How To Read A Treadmill Display (Beginners Guide)
Treadmill displays are usually very straight forward to read. Once you've used and seen one, you'll find they all look quite similar. Around the display are the buttons that can change some of the information shown. I'll go through what you'll find on a normal display, and the 3 most common types of display you'll see on a treadmill.
The readings you normally see on a treadmill display
These are what you'll see on a typical treadmill display. The owners manual should have a diagram to tell you their location on the display.
How fast you're going is the most important number you'll see. It will be in mph (miles per hour) or km/h (kilometers per hour). Whichever metric your country uses will likely be what is shown, so for USA it will be mph. The maximum speed for most treadmills is usually 12 mph. This is very fast and most of us couldn't reach this speed.
We tend to walk naturally at around 3.1 mph, some quicker, some slower. As a guideline of the speed you should be going on your treadmill, the following numbers will help:
- Walking - 0 to 4 mph
- Jogging - 4 to 6 mph
- Running - 6+ mph
Usain Bolt ran an average of 24 mph when he did the 100 meter world record. The marathon world record average speed was 13.1 mph. I've run for over 20 years and in my prime I couldn't run at 13 mph, even for 100 meters. So the number you see should be in the range you see above. Consult the owners manual if you need to change from mph to km/h and vice versa.
The speed up and down buttons should be next to the display. A treadmill always starts and goes up at increments of 0.1 mph, so don't worry about it going too fast for you. It rises very gradually and is easily controlled.
All treadmill display will show the time in seconds, minutes and hours. This is another important number. You need to know how long you've been exercising. The World Health Organization use time as a guide for when you get the most benefits from exercise. They advise brisk walking for 30 minutes per day, 5 days per week. This sounds a lot, but you can build up to it.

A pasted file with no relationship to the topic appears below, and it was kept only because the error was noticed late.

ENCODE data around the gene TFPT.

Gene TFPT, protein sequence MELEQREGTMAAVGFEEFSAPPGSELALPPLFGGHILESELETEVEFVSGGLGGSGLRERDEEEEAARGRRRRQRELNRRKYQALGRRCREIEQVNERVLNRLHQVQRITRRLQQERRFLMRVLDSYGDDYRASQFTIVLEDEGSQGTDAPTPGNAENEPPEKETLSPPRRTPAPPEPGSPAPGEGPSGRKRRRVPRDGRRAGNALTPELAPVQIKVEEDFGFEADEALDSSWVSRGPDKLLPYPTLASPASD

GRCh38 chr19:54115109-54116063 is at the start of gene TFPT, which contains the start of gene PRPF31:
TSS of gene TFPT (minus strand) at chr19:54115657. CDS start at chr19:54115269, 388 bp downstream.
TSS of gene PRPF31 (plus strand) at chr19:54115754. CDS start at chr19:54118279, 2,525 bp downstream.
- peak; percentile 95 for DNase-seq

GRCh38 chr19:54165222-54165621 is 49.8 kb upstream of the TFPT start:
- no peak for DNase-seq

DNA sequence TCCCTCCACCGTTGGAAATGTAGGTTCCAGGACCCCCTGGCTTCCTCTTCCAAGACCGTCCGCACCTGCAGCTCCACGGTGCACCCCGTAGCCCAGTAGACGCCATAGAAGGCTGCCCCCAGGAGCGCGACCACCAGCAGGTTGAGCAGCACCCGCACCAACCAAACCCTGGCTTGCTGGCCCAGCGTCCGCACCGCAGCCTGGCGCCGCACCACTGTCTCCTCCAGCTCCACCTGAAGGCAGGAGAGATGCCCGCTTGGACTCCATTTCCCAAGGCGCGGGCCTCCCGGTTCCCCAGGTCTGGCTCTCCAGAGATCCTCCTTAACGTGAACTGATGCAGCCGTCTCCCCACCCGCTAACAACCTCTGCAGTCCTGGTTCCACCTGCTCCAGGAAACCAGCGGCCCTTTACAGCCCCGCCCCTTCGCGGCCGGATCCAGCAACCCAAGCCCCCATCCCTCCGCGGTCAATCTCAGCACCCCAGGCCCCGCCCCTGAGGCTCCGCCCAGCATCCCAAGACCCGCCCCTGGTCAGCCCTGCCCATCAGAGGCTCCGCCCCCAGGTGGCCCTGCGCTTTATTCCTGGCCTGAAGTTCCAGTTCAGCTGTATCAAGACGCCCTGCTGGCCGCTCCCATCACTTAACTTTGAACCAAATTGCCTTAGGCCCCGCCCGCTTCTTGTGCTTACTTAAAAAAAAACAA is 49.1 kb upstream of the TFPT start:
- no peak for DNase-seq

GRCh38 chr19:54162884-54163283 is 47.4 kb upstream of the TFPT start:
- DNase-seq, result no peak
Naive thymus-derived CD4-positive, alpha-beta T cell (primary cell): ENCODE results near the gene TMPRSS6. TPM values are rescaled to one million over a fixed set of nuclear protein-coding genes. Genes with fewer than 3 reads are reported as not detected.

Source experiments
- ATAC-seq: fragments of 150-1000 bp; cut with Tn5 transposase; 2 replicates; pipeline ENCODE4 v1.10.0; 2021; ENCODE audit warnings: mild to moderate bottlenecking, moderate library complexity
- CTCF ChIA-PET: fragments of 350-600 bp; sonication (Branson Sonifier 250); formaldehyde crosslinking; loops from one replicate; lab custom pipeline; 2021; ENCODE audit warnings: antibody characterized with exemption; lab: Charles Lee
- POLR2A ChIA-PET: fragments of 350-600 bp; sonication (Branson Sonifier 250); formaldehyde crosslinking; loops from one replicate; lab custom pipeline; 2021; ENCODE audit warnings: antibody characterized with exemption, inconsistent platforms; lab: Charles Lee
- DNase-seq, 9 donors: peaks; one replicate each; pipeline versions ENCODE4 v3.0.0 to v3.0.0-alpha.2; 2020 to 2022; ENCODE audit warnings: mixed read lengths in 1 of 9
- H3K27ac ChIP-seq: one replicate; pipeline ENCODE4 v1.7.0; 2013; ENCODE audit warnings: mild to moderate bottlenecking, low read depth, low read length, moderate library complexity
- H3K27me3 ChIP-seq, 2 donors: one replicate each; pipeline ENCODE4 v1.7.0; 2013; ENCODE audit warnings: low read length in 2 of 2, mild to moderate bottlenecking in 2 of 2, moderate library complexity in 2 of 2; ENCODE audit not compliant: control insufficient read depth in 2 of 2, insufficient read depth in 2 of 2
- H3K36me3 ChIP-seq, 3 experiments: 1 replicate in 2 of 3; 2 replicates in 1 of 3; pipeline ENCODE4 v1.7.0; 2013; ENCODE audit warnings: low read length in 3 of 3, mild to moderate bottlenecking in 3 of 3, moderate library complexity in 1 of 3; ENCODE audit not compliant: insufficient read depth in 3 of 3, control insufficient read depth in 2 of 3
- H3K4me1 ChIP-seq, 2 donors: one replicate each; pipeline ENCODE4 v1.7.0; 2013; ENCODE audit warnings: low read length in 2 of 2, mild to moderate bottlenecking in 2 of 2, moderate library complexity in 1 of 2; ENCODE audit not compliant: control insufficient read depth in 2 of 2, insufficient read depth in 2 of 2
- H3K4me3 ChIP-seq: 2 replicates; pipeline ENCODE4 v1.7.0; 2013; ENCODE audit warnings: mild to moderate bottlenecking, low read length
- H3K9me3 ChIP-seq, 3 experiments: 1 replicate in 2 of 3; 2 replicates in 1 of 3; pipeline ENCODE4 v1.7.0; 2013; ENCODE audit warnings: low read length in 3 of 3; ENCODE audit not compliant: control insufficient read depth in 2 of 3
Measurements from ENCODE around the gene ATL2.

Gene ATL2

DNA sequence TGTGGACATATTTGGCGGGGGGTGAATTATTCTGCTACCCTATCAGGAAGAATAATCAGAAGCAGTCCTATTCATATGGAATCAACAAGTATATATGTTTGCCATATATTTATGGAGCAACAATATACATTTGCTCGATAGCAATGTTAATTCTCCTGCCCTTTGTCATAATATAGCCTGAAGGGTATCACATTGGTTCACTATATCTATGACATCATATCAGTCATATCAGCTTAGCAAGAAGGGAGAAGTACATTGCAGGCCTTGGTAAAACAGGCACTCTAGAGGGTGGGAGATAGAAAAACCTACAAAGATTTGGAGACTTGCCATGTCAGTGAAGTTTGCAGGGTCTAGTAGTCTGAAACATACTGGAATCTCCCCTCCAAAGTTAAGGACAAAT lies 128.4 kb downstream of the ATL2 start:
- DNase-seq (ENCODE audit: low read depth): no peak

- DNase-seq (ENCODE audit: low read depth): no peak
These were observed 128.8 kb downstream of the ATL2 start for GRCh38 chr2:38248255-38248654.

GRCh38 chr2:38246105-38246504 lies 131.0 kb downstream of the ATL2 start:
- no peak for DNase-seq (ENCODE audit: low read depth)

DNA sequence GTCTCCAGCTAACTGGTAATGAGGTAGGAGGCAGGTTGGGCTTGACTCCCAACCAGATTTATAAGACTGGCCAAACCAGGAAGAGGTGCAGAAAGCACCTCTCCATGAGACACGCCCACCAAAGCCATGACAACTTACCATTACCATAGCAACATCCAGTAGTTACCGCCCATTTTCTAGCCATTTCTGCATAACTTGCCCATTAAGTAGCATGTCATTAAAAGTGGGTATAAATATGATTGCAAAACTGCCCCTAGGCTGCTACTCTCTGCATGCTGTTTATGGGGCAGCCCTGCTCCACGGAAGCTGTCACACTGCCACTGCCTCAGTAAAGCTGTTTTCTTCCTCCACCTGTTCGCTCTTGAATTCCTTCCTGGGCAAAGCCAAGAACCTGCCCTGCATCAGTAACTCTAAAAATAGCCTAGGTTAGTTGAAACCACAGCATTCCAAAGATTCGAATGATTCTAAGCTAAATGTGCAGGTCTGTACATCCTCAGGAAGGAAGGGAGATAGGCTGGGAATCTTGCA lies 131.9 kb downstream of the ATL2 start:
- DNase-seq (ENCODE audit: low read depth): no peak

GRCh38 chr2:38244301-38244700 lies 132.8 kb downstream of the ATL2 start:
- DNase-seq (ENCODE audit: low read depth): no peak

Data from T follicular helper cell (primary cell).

I use my treadmill by time and not distance. I run for 30 minutes at 5.2 mph. I'm not concerned about the distance as I run for fitness and weight management. Use your treadmill for 5 to 10 minutes for the first week and extend that by 5 minutes per week until you reach 30 minutes. I have a couch to 5k treadmill plan you may find useful.
It's interesting to know how far you've gone, after all, you're exercising in the same spot on a treadmill. This is another number you'll see on all treadmill displays. It's calculated using the length of the belt and the amount of times it's gone round. The number will be in miles or kilometers. Like speed this will be in the metric your country normally uses.
It might not show whether it's miles or kilometers, you may only see a number. So it may be worth consulting the owners manual to see what the default setting is. If, in future, you might think of entering a 5k race or a marathon, you'll need to know how far you go when you train. Going for a certain distance can feel like an achievement the first time you've done it.
Weight loss is a goal for many of us who get on treadmills. This makes the calories number so important. What you need to know is, it's actually not very accurate. There are so many factors that determine how many calories you've burned, like your weight, sex and more. Use this number as a guide to how hard you've worked out. The higher the number the more work you've done.